If something repeatedly causes an issue, we'll adjust or remove it. If lunging hurts your knees due to prior knee issues, but squatting doesn't, squatting is an excellent substitution. However, we will continue to work to get your lunge form corrected with regressions to keep you progressing safely and without pain.

If your shoulder is healthy, but you have had prior shoulder issues, and you tell us that you want to skip a certain lift or movement, that is no problem. We can always adapt another movement that will keep you progressing toward your goals.

Kettlebells can be a great tool for restoring mobility, stability and strength with the right individualized programming and eagle-eye coaching. Kettlebells are not a cure-all. Picking up heavy stuff is serious business and there is no one-size fits program. Work with an RKC kettlebell-certified coach who has a DO NO HARM philosophy.

You May Need to see a Medical Professional

If there is pain, we refer our members to trusted medical professionals such as Columbus Chiropractic and Rehabilitation to address the issue before it becomes a full-blown injury. We are strength and movement coaches, not medical professionals, so we do not diagnose the issue.

Our members are very good about sharing feedback from the day or two before. We ask before every class, every day, how are you feeling? Is anything hurting or feeling abnormal? We ask them not to attend class if they didn't get good quality sleep because it can put them at risk for injury. Mindfulness is required when using kettlebells.

Kettlebells are Safe When Taught with the RKC Methodology

Honestly, because hardstyle kettlebells are very safe to use with the RKC methodology/technique, hands-on RKC/HKC coaching, and with appropriately weighted bells, people rarely have injury issues. If something fires up, it is usually a prior injury area that is at risk when technique isn't spot on.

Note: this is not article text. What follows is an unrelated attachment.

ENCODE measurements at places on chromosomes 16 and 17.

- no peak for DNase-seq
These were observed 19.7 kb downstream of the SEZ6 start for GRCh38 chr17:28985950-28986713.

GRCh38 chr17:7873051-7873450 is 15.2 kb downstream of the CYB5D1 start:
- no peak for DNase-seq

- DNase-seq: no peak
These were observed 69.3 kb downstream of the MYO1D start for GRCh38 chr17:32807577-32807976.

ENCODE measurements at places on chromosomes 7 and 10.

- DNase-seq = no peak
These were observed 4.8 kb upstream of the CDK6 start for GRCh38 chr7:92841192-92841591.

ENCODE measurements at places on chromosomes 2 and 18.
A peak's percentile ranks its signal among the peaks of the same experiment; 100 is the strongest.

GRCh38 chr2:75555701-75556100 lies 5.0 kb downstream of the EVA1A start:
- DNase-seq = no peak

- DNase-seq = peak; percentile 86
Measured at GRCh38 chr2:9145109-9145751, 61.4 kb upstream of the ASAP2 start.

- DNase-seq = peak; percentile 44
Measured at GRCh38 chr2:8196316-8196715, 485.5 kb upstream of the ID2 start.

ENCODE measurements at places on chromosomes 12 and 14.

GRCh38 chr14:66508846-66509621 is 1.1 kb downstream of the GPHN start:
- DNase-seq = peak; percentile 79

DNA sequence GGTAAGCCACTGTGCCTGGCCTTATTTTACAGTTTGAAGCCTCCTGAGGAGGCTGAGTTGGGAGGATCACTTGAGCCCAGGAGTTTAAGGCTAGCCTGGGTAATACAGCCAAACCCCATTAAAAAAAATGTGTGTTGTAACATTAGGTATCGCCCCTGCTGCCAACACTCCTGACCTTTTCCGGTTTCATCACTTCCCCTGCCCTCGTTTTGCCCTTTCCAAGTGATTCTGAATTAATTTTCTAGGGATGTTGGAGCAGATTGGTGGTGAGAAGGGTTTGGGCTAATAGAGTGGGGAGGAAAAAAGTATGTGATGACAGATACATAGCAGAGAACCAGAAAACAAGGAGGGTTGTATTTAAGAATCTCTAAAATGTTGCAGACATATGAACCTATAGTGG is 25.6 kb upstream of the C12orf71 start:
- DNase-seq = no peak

It is our job, as coaches, to check and recheck technique and intervene when someone isn't handling a kettlebell correctly. We ask people to put a kettlebell down if the weight is too heavy or the technique is off. That is an act of injury-prevention. This is why you hire a coach ... to keep you safe and safely progressing. We don't care if your heart-rate didn't get up that session because we worked on technique instead of doing a high-intensity circuit. We are teaching you to fish, not giving you fish so technique trumps intensity every time.

This is a long-term, life-changing view of exercise as a tool for improving overall health

You earn the right to lift heavy by demonstrating perfect technique for your physique. This is what allows us coaches to sleep at night ... knowing that we did the best we could to keep our gym members safe and safely progressing.

Summary

To summarize, here are the ways we can address a muscle twinge:

  • Stop and assess where it is firing up
  • Check and correct technique / run the FMS if needed
  • Foam roll or mobilize (stretch) the area in question / use biofreeze to temporarily calm the area / or completely leave it alone!
  • Use a lighter kettlebell, no kettlebell or change the tool altogether
  • Regress the movement or lift
  • Momentarily rest or stop for the day ... or for several days ... or longer
  • Mobilize at home using FMS correctives to support what we are doing in the gym
  • Eat healthy foods and rest to reduce systemic inflammation (an injury risk factor)
  • Avoid using anti-inflammatory drugs (such as ibruprophen) as they can wreak havoc in your gut and slow down soft tissue repair and not give you the pain feedback you need to know how to care for it
  • See a medical professional for pain, lingering issues or immobility

Contact Us to Learn More

Do you have questions or concerns about getting started with us? Contact Lori. We welcome new students post-rehab if you are cleared by a medical professional to train.

So You Wanna Be Strong?

What is strength? The ability to produce power or energy. A good or beneficial quality in a person.

How do you train to get strong?

We teach safe and efficient movement first, then we can add weight, volume and intensity for general physical preparation (GPP) with our bodyweight or with heavy stuff -- primarily the kettlebell, but also using the barbell, bodyweight and lifting natural objects like rocks and logs.